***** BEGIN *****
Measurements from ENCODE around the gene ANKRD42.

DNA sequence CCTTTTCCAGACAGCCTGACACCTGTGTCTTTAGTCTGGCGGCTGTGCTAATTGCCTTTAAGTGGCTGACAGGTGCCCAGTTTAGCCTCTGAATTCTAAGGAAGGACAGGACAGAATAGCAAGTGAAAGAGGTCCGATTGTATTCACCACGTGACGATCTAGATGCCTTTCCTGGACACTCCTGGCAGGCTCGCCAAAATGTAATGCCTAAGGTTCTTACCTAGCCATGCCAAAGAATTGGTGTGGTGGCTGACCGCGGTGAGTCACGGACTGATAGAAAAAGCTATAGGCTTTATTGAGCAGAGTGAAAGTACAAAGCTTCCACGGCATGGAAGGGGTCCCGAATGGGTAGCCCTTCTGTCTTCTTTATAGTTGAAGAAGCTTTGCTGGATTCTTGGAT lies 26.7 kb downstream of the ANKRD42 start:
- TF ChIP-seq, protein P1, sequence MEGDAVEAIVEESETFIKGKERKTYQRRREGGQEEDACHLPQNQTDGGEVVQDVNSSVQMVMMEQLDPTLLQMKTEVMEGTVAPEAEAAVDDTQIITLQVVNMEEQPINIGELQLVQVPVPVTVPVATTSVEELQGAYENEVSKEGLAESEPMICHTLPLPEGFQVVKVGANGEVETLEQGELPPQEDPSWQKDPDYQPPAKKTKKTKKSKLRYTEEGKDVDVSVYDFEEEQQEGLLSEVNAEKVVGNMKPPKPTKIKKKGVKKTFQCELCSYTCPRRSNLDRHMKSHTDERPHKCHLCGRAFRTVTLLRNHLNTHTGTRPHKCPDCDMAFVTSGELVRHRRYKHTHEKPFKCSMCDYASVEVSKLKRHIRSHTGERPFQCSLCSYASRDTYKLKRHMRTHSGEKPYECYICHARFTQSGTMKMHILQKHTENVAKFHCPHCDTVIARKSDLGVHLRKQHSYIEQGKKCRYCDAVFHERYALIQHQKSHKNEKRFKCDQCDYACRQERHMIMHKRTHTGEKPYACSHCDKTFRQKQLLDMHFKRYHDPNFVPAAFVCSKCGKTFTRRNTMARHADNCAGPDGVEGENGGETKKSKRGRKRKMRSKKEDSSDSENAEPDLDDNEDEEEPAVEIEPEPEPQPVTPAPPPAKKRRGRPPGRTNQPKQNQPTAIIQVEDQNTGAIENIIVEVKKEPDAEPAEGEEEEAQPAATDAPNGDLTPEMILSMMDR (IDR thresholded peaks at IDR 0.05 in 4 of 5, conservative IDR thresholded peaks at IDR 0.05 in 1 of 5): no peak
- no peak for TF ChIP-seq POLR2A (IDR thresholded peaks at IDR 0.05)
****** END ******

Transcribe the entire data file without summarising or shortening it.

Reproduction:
Measurements from ENCODE around the gene ANKRD42.

DNA sequence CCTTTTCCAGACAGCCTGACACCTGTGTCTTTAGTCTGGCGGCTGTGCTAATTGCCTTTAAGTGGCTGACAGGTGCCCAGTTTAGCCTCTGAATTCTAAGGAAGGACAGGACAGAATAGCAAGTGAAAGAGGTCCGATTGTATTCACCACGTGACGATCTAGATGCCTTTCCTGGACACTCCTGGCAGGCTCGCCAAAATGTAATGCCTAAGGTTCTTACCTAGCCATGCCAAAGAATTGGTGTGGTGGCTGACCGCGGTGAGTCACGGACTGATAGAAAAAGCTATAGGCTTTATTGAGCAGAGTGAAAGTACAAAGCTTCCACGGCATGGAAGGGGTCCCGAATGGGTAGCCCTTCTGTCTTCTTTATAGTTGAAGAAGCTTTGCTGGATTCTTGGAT lies 26.7 kb downstream of the ANKRD42 start:
- TF ChIP-seq, protein P1, sequence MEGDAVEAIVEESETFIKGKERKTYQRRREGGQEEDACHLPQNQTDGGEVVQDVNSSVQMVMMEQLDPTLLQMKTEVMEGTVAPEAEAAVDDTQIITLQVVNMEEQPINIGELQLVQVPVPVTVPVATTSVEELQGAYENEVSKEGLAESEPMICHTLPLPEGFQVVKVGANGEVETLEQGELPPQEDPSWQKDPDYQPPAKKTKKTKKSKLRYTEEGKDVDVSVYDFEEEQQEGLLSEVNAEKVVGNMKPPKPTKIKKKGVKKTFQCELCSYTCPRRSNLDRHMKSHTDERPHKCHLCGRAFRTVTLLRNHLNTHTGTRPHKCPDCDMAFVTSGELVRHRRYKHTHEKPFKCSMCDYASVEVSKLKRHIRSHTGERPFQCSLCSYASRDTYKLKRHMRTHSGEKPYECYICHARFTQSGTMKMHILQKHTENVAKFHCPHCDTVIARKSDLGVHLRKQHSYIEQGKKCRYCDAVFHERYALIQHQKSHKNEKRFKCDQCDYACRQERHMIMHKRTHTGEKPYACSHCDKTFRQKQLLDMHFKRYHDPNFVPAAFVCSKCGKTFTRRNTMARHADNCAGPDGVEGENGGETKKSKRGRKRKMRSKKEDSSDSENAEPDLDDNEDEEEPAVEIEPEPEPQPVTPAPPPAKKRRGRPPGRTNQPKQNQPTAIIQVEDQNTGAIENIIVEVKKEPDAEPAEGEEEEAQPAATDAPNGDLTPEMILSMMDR (IDR thresholded peaks at IDR 0.05 in 4 of 5, conservative IDR thresholded peaks at IDR 0.05 in 1 of 5): no peak
- no peak for TF ChIP-seq POLR2A (IDR thresholded peaks at IDR 0.05)